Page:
Escalating The Call

, , , , | Working | December 15, 2018

(I have been getting robocalls on my cell for weeks. One gives the option to “press one to talk to an agent, or press two to be removed from our calling list.” I hit two every time, but still get calls. I get fed up one day and press one.)

Scammer: “Hello. My name is [Scammer]. How can I help you save money on your insurance today?”  

Me: “Hi. I’ve been getting calls for weeks from you guys, and I’ve always pressed two to be removed, but I’m still getting calls. I’m going to ask you one more time to remove me from your call list, or the next time you call, I’m going to contact my state attorney general’s office and report your business.”  

Scammer: “Well, I’d like to make my wife have multiple orgasms, but I can’t do that, either. Now… I could be a d**k and take your name and number and sell it to all the other insurance companies and put you on all of their calling lists, but since you’ve been so polite with me… I’ll remove you from my call list. GO DOLPHINS.” *click*

Me: “Well, that escalated quickly.”  

(On the positive side, I really haven’t received any more calls from this company.)

How To Scam A Scammer, Part 7

, , , , , | Legal | December 7, 2018

(My mobile phone rings. I know it’s a spam call because I don’t give out my mobile number and it’s unlisted. I answer it anyway since I’m not doing anything important.)

Caller: “Hello, I’m [Caller] from [Made-Up Company]. I’m calling on behalf of your insurance company regarding a traffic accident in which you were the driver not at fault.”

(I’ve had this scam before and just hung up, but I decide to see how long he’ll keep going.)

Me: “I don’t think so; I don’t drive at all.”

Caller: “Oh, my apologies! I’ve misread. I see here you were actually the passenger, not the driver.”

Me: “Nope, I always take public transport.”

Caller: “Oh, yes! My mistake. I see it was actually a relative of yours who lives nearby who was the passenger in the car not at fault in a traffic accident.”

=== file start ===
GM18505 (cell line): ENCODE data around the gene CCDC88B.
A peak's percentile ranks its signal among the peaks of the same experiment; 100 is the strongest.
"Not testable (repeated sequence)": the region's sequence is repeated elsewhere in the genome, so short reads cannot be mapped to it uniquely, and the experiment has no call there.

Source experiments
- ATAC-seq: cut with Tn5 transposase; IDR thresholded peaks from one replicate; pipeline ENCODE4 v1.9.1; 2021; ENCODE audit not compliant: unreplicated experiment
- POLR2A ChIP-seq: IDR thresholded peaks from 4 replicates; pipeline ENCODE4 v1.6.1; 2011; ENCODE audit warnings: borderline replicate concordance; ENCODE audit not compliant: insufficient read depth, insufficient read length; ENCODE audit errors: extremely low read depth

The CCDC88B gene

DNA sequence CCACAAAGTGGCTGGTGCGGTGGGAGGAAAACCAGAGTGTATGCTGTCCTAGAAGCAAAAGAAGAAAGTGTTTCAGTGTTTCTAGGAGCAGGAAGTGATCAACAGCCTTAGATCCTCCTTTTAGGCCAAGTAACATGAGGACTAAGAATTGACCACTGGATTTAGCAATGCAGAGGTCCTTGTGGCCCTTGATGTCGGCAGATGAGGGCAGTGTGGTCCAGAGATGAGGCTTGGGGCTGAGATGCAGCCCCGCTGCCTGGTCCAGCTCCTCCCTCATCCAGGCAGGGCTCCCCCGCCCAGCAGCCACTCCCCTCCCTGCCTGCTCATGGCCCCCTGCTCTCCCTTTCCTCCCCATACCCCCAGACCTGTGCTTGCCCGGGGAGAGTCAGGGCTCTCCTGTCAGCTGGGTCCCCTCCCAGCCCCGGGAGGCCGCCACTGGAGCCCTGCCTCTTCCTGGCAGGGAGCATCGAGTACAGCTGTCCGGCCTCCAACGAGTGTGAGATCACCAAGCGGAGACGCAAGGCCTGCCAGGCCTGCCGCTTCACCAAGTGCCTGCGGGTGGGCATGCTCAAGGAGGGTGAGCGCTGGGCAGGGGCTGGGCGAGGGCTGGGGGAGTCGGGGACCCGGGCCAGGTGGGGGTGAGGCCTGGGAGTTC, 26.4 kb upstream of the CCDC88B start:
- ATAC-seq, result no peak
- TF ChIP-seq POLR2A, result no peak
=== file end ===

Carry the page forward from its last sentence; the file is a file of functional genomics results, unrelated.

Me: “Nope. I’m the only member of my family in this city. The rest of my family is at least 200 kilometres away.”

Caller: *swearing*

(The call ended. If they ever call back, I’m going to ask them who my insurer is, since they’re calling on behalf of them.)

A Warranted Response

, , , | Working | December 7, 2018

(My parents still have a landline telephone, which is mostly used for outgoing calls. The only “real” people who ever call the line are my mother’s aunts, who are both in their 90s; otherwise, if there’s a call on that line, the odds are excellent that it’s a telemarketer, a scam, or a political shill. I’m helping Mom with a project one afternoon when the landline rings. Note that I worked in an office for several years, and Mom likes to joke about my “secretary voice” on the phone.)

Me: *looks at display* “[Nearby Town] is calling.”

Mom: “Answer it, get rid of them, and block the number. Use your secretary voice.”

Me: *picks up the phone* “Hello?”

Caller: “Hello, may I speak to [Mispronunciation of My Stepfather’s Name]?”

Me: “Who may I say is calling?”

Caller: “This is Susan.”

Me: “…from?”

Caller: “Uh. Warranty services.”

Me: “…for?”

Caller: “…”

Me: “…”

Caller: *click*

(Apparently, there was no place in her scammer’s script to explain which warranty she wanted to discuss.)

He’s Here To Listen… And Listen… And Listen…

, , | Working | December 5, 2018

(I recently discovered a paid service that allows people to redirect scam calls to an AI. The AI has pre-recorded conversations designed to keep the callers tied up as long as possible, costing them money, too. Eventually the callers figure it out, though; one even accused them of answering with a soundboard. While I don’t feel like affording that service at the moment, the soundboard accusation gave me an idea, one I finally got to use today. The area code is mine, but for a city I’ve never lived in, so I know all calls from that code are scams. Plus, it also isn’t anywhere near where the caller claims to be from, either.)

Credit Services Scammer: “Hello! Are you interested in reducing your debt?”

Dr. Phil Soundboard: “Hello?”

Credit Services Scammer: “Yes, hello! Are you interested in reducing your debt?”

Dr. Phil Soundboard: “Where you from?”

Credit Services Scammer: “I’m calling from Atlanta.”

Dr. Phil Soundboard: “What do you want from me today?”

Credit Services Scammer: “F*** off!” *click*

(Ah, at last these spam calls can be fun!)

Defrauding A Fraudster

, , , | Legal | December 4, 2018

(One day, while discussing telephone scammers with a coworker, my cell phone rings. The caller ID shows my area code and exchange, but isn’t a number I recognize. Scammers often spoof the caller ID this way so people will think it’s a neighbor or friend.)

Me: “Hello. Telephone fraud investigations. Agent Smith speaking.” *a total fabrication*

Scammer: *click*

Me: “Huh. He hung up. I wonder why.”

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